Today’s Headlines

  • Council Members Backpedal on Affordable Housing, Because Parking (Politico)
  • Related: Vote on Project That Would Replace Inwood Garage Set for Tuesday (WNYC)
  • Anticipation Grows for Shared Streets: Express, Patch, TONY
  • NJ Officials Want New Port Authority Bus Terminal Sited Near Current One (AP)
  • Suffolk County Plans to Balance Budget on the Backs on Bus Riders (MTR)
  • DiNapoli: About Half of Fines From MTA-Issued Summonses Go Uncollected (Crain’s, Post)
  • Joe Addabbo and Mike Miller Still Fighting Better Woodhaven Boulevard Bus Service (TL)
  • Paul White Talks With the Brooklyn Paper About NYPD Traffic Enforcement
  • Post Columnist Tut-Tuts “Prickly” Mark-Viverito for Expecting Results From DOT Twitter
  • The Advance Wants Autonomy for Staten Island Street Design — What Could Go Wrong?

More headlines at Streetsblog USA

  • Vooch

    please god – let Staten Island be set free.

  • Flakker

    “And several members said the mayor, a former councilman himself,
    seems to believe that the nobility of his goal of creating and
    preserving 200,000 units of affordable housing over a decade should
    trump local outcries about any particular project.

    “No matter how big or small, no matter how much opposition, because
    they believe in this affordable housing mission so much, they are
    willing to push things through that they clearly know are going to
    create political problems or community issues,” said one member whose
    district is up for a rezoning.”

    Yes. Yes you goddamn idiot. How did you think this was going to work? I used to think that the habit of “waste space crazily then complain about traffic” was a uniquely Staten Island issue because I was in the Staten Island bubble where everything’s a uniquely Staten Island issue, but I see now that every other borough has the same brain trust running things. A few dozen cranks who get petitions signed by a totally apathetic populace that hasn’t voted in forever are not going to turn the election against a well-known incumbent. I doubt it’s ever happened.

    Does anyone here talk to city council members? Rodriguez seems fairly smart, and it sounds like he’s trying to let the opposition feel it’s gotten heard. The other ones… former Brooklyn councilman Recchia ran for Congress in the SI/Brooklyn district and he literally seemed retarded. It was pretty eye-opening, because he served three terms. Who are these people?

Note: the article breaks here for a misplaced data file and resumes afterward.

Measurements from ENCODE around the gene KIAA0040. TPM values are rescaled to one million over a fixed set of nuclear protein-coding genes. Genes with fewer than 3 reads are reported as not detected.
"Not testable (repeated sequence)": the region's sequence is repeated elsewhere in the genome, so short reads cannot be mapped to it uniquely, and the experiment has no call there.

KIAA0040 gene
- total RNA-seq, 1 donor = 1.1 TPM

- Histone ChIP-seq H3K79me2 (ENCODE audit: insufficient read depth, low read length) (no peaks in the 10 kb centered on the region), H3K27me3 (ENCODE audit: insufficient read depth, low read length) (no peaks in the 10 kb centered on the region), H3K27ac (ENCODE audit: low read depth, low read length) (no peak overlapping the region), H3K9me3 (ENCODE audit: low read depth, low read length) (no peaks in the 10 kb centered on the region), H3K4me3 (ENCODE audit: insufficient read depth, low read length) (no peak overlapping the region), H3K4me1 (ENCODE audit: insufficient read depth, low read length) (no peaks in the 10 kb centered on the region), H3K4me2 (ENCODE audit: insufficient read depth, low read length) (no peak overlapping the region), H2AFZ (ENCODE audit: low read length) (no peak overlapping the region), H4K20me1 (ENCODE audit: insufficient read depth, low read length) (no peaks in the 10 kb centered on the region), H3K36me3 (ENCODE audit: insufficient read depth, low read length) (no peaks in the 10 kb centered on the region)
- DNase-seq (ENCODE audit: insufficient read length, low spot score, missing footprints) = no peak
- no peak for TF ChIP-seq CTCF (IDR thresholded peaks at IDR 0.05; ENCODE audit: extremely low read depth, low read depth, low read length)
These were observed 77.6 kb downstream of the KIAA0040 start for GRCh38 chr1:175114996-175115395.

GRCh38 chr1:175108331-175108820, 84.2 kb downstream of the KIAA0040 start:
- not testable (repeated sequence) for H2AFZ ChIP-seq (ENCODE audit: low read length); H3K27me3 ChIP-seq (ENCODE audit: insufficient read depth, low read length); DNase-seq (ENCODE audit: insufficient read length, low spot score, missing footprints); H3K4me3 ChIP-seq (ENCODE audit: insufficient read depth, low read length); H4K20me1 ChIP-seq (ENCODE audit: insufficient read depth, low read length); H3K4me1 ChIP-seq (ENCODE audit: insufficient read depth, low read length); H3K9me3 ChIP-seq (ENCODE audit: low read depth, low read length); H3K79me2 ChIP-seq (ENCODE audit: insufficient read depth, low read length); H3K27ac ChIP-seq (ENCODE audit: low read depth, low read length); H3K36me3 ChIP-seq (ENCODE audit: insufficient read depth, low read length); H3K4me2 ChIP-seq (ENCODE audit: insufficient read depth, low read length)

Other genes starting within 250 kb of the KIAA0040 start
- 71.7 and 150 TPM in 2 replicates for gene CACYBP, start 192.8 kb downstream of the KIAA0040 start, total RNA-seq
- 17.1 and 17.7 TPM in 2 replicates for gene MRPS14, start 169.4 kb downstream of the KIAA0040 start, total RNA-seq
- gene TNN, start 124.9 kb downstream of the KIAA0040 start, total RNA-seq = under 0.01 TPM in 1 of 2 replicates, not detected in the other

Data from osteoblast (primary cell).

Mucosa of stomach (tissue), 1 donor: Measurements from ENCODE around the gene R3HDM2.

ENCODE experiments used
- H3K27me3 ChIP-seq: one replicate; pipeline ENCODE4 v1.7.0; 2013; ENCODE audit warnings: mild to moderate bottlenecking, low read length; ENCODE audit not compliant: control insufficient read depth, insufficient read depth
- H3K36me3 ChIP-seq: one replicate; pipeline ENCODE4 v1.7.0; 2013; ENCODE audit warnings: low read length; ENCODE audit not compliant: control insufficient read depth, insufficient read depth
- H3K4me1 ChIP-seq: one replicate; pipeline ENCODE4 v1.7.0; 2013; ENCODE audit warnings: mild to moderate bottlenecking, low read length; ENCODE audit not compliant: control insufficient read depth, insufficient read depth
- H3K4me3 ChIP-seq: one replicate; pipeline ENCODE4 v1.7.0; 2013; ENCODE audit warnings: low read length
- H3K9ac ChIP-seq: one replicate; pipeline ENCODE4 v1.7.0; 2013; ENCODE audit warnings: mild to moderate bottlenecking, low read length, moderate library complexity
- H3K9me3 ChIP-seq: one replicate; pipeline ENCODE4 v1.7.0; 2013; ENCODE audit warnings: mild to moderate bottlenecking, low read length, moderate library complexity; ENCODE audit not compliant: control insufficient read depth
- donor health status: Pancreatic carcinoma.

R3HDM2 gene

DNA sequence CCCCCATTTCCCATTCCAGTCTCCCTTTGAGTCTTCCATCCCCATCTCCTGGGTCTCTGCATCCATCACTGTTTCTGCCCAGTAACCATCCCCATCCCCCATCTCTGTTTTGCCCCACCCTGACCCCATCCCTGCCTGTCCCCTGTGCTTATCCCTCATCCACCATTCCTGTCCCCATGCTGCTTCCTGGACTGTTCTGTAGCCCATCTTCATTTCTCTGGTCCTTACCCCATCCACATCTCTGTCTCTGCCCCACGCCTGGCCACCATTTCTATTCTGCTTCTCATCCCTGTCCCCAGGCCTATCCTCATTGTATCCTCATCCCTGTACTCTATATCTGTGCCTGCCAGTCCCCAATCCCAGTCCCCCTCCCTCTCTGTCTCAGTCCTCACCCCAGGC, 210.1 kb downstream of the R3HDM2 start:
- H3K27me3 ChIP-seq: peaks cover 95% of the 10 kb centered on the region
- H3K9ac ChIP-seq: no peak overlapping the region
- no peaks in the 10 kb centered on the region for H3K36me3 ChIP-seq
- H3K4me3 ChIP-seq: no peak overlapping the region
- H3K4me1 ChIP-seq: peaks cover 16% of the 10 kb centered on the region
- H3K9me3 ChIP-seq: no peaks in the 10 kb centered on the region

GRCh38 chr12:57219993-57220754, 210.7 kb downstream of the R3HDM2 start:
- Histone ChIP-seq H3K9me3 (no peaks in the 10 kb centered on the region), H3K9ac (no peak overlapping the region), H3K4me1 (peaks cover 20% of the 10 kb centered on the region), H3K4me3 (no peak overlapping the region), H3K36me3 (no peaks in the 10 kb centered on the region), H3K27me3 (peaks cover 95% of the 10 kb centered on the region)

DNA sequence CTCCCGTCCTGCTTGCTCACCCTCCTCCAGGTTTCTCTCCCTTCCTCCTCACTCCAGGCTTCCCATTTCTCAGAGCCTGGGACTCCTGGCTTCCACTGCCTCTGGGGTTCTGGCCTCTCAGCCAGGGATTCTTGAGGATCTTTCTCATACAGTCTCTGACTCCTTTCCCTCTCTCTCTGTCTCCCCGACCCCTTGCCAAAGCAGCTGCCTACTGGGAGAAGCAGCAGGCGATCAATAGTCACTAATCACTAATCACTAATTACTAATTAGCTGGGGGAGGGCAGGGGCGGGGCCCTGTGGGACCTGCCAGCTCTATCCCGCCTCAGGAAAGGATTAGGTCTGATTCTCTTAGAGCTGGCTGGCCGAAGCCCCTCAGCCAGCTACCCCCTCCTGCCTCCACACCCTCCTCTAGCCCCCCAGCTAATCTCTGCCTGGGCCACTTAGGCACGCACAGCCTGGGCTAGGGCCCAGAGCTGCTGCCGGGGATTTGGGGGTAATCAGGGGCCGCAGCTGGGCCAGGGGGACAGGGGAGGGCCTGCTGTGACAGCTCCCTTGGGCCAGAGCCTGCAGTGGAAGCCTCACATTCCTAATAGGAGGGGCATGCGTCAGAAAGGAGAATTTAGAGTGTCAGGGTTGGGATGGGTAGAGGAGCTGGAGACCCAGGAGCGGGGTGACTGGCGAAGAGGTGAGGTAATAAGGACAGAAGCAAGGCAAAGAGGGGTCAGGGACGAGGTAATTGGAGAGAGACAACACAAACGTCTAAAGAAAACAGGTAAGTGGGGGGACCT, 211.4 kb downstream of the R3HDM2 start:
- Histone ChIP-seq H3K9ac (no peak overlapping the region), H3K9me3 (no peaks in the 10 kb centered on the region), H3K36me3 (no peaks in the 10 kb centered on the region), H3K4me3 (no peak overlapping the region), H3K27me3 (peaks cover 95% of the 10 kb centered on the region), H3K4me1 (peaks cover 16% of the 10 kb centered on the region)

• ohnonononono

    The Council should just come out and admit that they prefer affordable parking for cars over affordable housing for people.

  • bolwerk

    It’s a national problem. The only people allowed to speak are drivers.

    People who benefit from transit improvements, even hyper-local ones, can’t make it to community board meetings to complain. They’re probably stuck on the bus, and mocked for it. The same goes for zoning issues.

  • Joe R.

    I’ve said it already but it bears repeating—the vast majority of those in elected positions are there precisely because they are unemployable doing anything else. That’s why some of these people literally seem retarded to you. They probably are because they’re only good at one thing, namely flapping their lips and telling people what they want to hear. Unfortunately, that and having a (D) next to your name are often enough to get elected in NYC.

    I’d love to reform the election process so those running have to have some core competency area outside of politics. It would be nice to get a real cross section of people from all fields into politics, like engineers, doctors, business people, scientists, and so forth. I’m tired of the lawyers and political science majors trying to lead us. They’re mostly clueless about anything other than knowing how to get reelected.

  • AnoNYC

    The housing issue is insane. The city needs to push forward with increased density. We cannot be frozen in time.

    Livable streets advocates should support increased density because it typically coincides with increased walkability, bikeability, and mass transportation usage.

  • Jonathan R

    But note the chicken-and-egg problem. Many neighborhoods don’t see “increased…mass transportation usage” as something that would improve the quality of life for current residents.

    I believe that the way forward on this is for the city to aggressively improve bus service with dedicated lanes and signal priority to provide a realistic alternative for intraborough transit and decongest the subways.

  • kevd

    Wow, so the MTA loses roughly $5million/year in uncollected fines.
    Compared the the 100’s of millions of air rights given away in sweatheart deals, the unaffordable pension promises, the waste and fraud that must be rampant in capital construction – that is peanuts. several orders of magnitude lower.
    But yeah, poor and brown people not paying their fines is why the MTA doesn’t have enough money. Sure.

  • Nancyjkuiper3

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